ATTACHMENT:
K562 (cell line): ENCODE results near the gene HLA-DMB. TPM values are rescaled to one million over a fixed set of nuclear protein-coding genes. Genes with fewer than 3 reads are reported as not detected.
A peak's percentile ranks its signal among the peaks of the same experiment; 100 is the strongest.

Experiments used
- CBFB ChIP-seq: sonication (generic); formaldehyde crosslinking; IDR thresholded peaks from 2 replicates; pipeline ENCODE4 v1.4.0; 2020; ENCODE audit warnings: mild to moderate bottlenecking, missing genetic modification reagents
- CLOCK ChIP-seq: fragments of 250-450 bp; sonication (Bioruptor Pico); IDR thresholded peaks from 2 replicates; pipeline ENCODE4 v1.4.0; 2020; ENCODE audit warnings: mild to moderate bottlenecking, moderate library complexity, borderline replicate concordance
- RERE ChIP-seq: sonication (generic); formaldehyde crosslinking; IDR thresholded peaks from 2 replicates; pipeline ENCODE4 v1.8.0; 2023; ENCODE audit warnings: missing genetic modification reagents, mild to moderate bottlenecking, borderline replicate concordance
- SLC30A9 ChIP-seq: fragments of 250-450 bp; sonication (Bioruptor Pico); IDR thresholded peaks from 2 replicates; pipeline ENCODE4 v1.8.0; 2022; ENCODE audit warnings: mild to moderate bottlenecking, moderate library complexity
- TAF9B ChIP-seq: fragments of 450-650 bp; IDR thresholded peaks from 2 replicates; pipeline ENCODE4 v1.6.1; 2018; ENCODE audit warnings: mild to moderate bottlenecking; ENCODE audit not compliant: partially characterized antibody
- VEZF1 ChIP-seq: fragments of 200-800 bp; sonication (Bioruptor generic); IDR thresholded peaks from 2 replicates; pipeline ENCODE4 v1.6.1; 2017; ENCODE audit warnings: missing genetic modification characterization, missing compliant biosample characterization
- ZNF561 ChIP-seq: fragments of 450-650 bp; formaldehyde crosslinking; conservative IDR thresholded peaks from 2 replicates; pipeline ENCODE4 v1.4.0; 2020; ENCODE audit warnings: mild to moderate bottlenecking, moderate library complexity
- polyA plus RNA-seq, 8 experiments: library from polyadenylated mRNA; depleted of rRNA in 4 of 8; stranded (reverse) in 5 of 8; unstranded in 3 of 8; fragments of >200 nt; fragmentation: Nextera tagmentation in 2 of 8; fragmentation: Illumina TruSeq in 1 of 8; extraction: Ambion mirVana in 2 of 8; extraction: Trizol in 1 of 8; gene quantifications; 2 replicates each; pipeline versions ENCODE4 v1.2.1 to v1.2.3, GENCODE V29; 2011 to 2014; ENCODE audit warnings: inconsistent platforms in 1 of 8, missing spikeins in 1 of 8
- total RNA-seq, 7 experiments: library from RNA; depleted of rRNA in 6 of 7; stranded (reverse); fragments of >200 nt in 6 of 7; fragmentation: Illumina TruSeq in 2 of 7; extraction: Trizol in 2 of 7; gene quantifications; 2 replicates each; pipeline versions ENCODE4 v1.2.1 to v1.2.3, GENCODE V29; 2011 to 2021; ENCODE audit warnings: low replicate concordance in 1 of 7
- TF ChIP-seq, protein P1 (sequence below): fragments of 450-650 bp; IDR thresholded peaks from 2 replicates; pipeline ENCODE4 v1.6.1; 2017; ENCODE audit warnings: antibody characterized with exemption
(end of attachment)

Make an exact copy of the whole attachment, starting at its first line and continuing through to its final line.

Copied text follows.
K562 (cell line): ENCODE results near the gene HLA-DMB. TPM values are rescaled to one million over a fixed set of nuclear protein-coding genes. Genes with fewer than 3 reads are reported as not detected.
A peak's percentile ranks its signal among the peaks of the same experiment; 100 is the strongest.

Experiments used
- CBFB ChIP-seq: sonication (generic); formaldehyde crosslinking; IDR thresholded peaks from 2 replicates; pipeline ENCODE4 v1.4.0; 2020; ENCODE audit warnings: mild to moderate bottlenecking, missing genetic modification reagents
- CLOCK ChIP-seq: fragments of 250-450 bp; sonication (Bioruptor Pico); IDR thresholded peaks from 2 replicates; pipeline ENCODE4 v1.4.0; 2020; ENCODE audit warnings: mild to moderate bottlenecking, moderate library complexity, borderline replicate concordance
- RERE ChIP-seq: sonication (generic); formaldehyde crosslinking; IDR thresholded peaks from 2 replicates; pipeline ENCODE4 v1.8.0; 2023; ENCODE audit warnings: missing genetic modification reagents, mild to moderate bottlenecking, borderline replicate concordance
- SLC30A9 ChIP-seq: fragments of 250-450 bp; sonication (Bioruptor Pico); IDR thresholded peaks from 2 replicates; pipeline ENCODE4 v1.8.0; 2022; ENCODE audit warnings: mild to moderate bottlenecking, moderate library complexity
- TAF9B ChIP-seq: fragments of 450-650 bp; IDR thresholded peaks from 2 replicates; pipeline ENCODE4 v1.6.1; 2018; ENCODE audit warnings: mild to moderate bottlenecking; ENCODE audit not compliant: partially characterized antibody
- VEZF1 ChIP-seq: fragments of 200-800 bp; sonication (Bioruptor generic); IDR thresholded peaks from 2 replicates; pipeline ENCODE4 v1.6.1; 2017; ENCODE audit warnings: missing genetic modification characterization, missing compliant biosample characterization
- ZNF561 ChIP-seq: fragments of 450-650 bp; formaldehyde crosslinking; conservative IDR thresholded peaks from 2 replicates; pipeline ENCODE4 v1.4.0; 2020; ENCODE audit warnings: mild to moderate bottlenecking, moderate library complexity
- polyA plus RNA-seq, 8 experiments: library from polyadenylated mRNA; depleted of rRNA in 4 of 8; stranded (reverse) in 5 of 8; unstranded in 3 of 8; fragments of >200 nt; fragmentation: Nextera tagmentation in 2 of 8; fragmentation: Illumina TruSeq in 1 of 8; extraction: Ambion mirVana in 2 of 8; extraction: Trizol in 1 of 8; gene quantifications; 2 replicates each; pipeline versions ENCODE4 v1.2.1 to v1.2.3, GENCODE V29; 2011 to 2014; ENCODE audit warnings: inconsistent platforms in 1 of 8, missing spikeins in 1 of 8
- total RNA-seq, 7 experiments: library from RNA; depleted of rRNA in 6 of 7; stranded (reverse); fragments of >200 nt in 6 of 7; fragmentation: Illumina TruSeq in 2 of 7; extraction: Trizol in 2 of 7; gene quantifications; 2 replicates each; pipeline versions ENCODE4 v1.2.1 to v1.2.3, GENCODE V29; 2011 to 2021; ENCODE audit warnings: low replicate concordance in 1 of 7
- TF ChIP-seq, protein P1 (sequence below): fragments of 450-650 bp; IDR thresholded peaks from 2 replicates; pipeline ENCODE4 v1.6.1; 2017; ENCODE audit warnings: antibody characterized with exemption